This is a question that I am sure confuses you, as when we first heard the concept at The Melbourne Sports Medicine Centre, we too were confused. However when broken down, this concept is gaining growing support in light of research into injury risk and loading in elite and sub-elite sports.
For many years you have most likely heard practitioners use the term “an overload injury”. And whilst this is a correct generalisation of the categorical nature of the injury, it perhaps does not accurately describe the true causative factor of the injury.
The term overload can be defined as “load with too great a burden or cargo” or “an excessive amount of something”. In relation to injury this can be thought of as doing too much exercise or activity. For years it has been a fine line for coaches and strength and conditioning coaches to train harder to get gains, but not too hard to cause injury.
How do we know what too much “load” is for each person?? Will we ever know??
What we do know is that this is relative to each individual’s baseline training load and the rate of increase of this training load.
Is the term “overload” a misconception?
A study performed in elite cricketers reported that cumulative load did not have a substantial effect on future injury risk. The authors found that a sudden increase in load over a 5-day period resulted in a 50% higher injury risk. Another study in 2014 in runners concluded that runners who increased their weekly workload by greater than 30% were at a higher risk to soft tissue injury, and another in AFL reported a high injury risk in players who exerted higher short term increases in loads in comparison to their baseline training load.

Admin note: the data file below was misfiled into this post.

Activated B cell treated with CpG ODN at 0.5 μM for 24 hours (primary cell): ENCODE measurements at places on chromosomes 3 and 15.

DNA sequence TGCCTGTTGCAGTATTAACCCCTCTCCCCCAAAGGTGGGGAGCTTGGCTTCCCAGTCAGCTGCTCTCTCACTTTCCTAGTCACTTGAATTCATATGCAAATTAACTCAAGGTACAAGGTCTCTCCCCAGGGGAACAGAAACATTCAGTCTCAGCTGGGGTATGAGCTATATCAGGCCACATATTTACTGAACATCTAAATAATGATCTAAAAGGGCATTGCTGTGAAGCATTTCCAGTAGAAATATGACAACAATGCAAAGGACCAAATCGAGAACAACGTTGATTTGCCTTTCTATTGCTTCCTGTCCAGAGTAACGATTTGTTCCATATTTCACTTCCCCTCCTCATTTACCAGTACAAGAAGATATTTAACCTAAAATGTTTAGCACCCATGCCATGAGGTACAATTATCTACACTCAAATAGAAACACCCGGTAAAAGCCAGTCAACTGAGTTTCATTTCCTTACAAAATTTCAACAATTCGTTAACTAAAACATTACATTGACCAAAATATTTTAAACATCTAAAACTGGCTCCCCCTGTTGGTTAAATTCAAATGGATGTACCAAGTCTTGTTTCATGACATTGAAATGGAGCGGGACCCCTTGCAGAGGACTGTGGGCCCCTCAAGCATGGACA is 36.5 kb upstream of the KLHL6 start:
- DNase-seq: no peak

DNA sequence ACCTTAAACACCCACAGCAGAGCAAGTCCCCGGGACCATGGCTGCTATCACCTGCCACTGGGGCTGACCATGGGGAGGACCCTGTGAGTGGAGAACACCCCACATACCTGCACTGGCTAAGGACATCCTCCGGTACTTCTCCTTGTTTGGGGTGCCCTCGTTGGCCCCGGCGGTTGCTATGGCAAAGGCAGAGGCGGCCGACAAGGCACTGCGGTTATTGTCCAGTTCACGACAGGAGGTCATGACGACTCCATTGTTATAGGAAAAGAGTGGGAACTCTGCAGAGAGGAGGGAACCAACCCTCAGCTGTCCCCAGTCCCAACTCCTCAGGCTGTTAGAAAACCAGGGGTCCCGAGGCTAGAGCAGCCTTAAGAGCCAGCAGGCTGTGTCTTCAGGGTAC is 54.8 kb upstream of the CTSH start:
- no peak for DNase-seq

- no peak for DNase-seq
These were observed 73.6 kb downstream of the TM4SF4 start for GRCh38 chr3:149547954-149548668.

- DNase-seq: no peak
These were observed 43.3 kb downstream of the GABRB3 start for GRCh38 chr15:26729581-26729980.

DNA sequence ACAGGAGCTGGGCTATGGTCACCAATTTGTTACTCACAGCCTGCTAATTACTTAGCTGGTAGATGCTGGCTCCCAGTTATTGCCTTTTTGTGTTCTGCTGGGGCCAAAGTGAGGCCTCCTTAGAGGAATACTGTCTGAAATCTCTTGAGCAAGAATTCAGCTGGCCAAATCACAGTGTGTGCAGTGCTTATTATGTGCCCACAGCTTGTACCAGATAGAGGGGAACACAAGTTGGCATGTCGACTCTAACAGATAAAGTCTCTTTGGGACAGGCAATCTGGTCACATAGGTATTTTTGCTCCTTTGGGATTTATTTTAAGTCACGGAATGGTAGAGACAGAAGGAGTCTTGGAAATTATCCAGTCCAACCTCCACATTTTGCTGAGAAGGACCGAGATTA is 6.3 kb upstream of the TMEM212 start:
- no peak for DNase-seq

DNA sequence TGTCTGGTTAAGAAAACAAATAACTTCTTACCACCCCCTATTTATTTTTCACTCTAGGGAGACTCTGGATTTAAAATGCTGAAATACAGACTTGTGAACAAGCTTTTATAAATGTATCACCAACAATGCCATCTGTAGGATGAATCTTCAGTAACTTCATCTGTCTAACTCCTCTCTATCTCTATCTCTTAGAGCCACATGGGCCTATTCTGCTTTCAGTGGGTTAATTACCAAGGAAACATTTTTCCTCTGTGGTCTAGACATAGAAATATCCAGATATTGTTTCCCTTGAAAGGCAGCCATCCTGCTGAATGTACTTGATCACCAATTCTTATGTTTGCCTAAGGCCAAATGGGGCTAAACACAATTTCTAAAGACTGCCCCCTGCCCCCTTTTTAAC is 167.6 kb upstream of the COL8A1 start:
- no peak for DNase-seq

In light of this research, is it purely too much load, is it the fact that the tissues of the body have been relatively “underloaded” and then hit with a sudden high workload that overwhelms the soft tissues ability for adaptive changes and tissue repair?
So that one 45 minute run that you do after a 6 month inactive period could create the beginnings of a soft tissue injury, even though this might be considered an “easy” run that you used to do 5 years ago all the time!
Tissue and load.
What we also know from research is that load that is applied to a tendon promotes cell growth and production within a tendon leading to improved tendon structure. So it raises the question, do we need to keep slowly and progressively increasing load and in some circumstances even potentially train more to be able to cope with game or event day loading, in order to decrease the risk of injury? Does this answer the question as why there are non-Olympic athletes that are able to run ultra marathons?? How did a man manage to run a marathon everyday for a year if it was purely a high volume of activity that increased risk of injury?
What does this mean to a recreational athlete?
- Consult one of the Physiotherapists or Sports Doctors at The Melbourne Sports Medicine Centre for advice into preparing a training schedule.
- Avoid taking shortcuts or make up for missed training sessions by increasing time and intensity.
- Stick to what you have planned out.
- Avoid large spikes in training loads.
- Train enough to match loads of game or event day requirements.
- You can track training loads without GPS data by rating the session through RPE (your subjective rating of perceived exertion) times by the duration of the session. This will give you a numerical idea of your training load.
Good luck with your training and remember to train safely to decrease the risk of soft tissue injury.
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